Ever since the Miller-Urey experiment in 1953, most scientists have held the view that life arose on the
early Earth from simple inorganic molecules. With a suitable energy source (e.g. lightning) and a
hospitable environment (e.g. oceans), complex organic molecules such as sugars and amino acids are
thought to have originated from methane, hydrogen, and ammonia. These organic molecules then
formed the basis of life as we have today.

However, recent astronomical observations have discovered that complex organic molecules exist in
stellar environments. Using the European Space Agency’s Infrared Space Observatory, astronomers
Sun Kwok and Kevin Volk (University of Calgary) and Bruce Hrivnak (Valparaiso University) have found
signatures of organic molecules with aliphatic and aromatic structures in the circumstellar envelopes
of old stars. In a paper that they presented at the American Astronomical Society meeting today in
Atlanta, they showed that chemical synthesis can occur rapidly. Over a period of only several
thousand years, small organic molecules with aliphatic structures are shown to have evolved into
large, complex aromatic molecules. They were able to come to this conclusion by comparing the
infrared spectra of very evolved red giants, proto-planetary nebulae, and planetary nebulae. Since only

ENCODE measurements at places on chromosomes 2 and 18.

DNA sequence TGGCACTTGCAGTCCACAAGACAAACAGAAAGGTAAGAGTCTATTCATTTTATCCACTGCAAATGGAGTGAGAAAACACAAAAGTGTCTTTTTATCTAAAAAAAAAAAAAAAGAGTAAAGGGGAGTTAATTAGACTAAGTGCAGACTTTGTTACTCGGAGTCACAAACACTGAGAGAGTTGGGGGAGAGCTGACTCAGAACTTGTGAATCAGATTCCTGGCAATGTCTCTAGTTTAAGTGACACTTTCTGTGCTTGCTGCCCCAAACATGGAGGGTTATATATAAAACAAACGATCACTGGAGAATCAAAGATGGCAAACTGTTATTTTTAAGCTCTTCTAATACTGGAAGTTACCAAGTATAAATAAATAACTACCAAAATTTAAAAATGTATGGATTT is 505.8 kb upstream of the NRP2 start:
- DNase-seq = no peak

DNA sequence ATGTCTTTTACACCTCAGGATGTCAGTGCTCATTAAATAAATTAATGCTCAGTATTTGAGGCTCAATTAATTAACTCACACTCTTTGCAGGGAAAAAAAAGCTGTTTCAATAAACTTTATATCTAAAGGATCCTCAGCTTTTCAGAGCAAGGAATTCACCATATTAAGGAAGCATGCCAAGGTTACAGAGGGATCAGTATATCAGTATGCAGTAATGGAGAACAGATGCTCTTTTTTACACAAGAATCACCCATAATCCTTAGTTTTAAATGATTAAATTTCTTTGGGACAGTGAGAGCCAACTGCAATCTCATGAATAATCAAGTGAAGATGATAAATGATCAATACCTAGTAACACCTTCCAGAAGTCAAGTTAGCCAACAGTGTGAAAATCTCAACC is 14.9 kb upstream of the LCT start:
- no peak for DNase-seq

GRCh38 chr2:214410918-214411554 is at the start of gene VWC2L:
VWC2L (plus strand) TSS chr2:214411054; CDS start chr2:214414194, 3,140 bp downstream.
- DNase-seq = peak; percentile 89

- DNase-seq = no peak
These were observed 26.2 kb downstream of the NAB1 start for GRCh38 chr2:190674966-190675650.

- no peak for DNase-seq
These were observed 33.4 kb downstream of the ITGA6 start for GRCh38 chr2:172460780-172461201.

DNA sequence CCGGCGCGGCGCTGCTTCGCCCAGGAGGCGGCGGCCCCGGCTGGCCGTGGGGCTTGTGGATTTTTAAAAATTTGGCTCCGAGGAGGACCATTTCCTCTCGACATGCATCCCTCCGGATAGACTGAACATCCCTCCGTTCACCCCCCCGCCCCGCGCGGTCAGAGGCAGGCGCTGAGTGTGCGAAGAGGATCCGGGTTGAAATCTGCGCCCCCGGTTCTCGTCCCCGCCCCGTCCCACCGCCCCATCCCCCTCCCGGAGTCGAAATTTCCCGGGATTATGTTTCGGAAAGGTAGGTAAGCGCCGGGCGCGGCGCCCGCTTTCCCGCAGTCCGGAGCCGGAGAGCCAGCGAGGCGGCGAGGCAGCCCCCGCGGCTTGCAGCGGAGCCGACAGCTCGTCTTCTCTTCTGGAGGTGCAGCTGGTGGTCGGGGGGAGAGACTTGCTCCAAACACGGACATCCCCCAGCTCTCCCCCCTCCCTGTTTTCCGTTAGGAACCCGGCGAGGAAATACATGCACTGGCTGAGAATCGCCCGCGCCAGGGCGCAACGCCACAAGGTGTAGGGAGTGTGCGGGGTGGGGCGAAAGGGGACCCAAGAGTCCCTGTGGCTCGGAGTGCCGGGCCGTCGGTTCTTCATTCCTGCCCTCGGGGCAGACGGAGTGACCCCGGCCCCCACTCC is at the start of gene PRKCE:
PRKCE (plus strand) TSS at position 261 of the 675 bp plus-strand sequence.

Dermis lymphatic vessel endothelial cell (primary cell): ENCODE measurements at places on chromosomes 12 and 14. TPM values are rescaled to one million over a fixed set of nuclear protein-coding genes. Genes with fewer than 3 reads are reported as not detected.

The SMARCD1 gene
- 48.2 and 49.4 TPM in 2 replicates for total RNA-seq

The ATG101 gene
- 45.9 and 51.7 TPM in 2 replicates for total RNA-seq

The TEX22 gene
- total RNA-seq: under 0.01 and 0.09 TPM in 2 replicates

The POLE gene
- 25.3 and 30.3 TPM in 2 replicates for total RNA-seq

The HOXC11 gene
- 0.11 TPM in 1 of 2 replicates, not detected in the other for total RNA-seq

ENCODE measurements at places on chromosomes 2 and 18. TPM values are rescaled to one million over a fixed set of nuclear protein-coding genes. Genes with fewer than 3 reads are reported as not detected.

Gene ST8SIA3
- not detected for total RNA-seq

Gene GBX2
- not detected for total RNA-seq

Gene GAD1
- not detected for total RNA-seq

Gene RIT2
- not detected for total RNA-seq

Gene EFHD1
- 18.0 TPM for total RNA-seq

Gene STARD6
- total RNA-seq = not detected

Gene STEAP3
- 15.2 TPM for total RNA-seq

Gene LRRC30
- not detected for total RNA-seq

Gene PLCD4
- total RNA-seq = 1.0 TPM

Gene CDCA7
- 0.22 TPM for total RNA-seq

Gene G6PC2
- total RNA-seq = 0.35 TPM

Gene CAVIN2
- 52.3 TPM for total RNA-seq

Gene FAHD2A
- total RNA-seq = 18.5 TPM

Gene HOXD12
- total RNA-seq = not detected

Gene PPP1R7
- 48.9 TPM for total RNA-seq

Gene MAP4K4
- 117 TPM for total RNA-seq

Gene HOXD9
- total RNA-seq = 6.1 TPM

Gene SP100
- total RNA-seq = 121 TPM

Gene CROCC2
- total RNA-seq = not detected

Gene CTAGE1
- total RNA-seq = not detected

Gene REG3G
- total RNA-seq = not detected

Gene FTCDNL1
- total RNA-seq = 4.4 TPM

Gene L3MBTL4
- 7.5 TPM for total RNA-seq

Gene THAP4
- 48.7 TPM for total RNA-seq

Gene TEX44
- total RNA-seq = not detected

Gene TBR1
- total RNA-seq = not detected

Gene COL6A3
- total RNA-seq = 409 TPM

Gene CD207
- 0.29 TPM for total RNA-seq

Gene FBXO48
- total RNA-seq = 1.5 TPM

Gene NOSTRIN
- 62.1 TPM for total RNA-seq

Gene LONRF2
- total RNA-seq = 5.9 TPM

a few thousand years in evolutionary time separate these stars, their different infrared spectra give
the most direct evidence of chemical synthesis in stars.

“Although we do not understand how chemical reactions can occur so efficiently in such a low density
environment”, said Dr. Kwok, “there is no doubt that such complex molecules exist, and the stars are
able to make them with no difficulty”. In the last 15 years, Drs. Kwok and Hrivnak have pioneered the
study of proto-planetary nebulae, and these stars have turned out to be rich in complex molecules.
Since these stars are very short lived, the molecules present in their circumstellar envelopes must have
been manufactured recently. The chemical pathway begins with the synthesis of acetylene, which is
detected in the envelopes of red giants. Acetylene then serve as the building blocks for aromatic
molecules such as benzene and more complicated aromatic hydrocarbons.

Since these molecules are eventually ejected into the interstellar medium, it is quite possible that some
of them will end up on planets such as the Earth. If this is the case, life on Earth could have an easier
start than previously believed.

The detection of such complex organic molecules in stellar envelopes also leads to the speculation that
even amino acids could be synthesised, although the detection of such molecules is beyond the
capabilities of the current generation of space telescopes. Should such molecules oneday be found in
the envelopes of old stars, they could provide a pathway such that life could indeed be common in the

This work was supported by the Natural Sciences and Engineering Research Council of Canada and

For more information, please contact Dr. Sun Kwok by telephone at 1-403-220-5414 (office),
1-403-830-8395 (cell), or by email at

IMAGE CAPTION: [http://www.iras.ucalgary.ca/~kwok/Image1.jpg]

The Water Lily Nebula in the constellation of Ara is one of the proto-planetary nebulae where complex
organic molecules with aliphatic and aromatic structures are found. This picture was taken with the
Hubble Space Telescope Wide Field Planetary Camera on June 28, 1999. Photo credit: Sun Kwok, Bruce
Hrivnak, and Kate Su.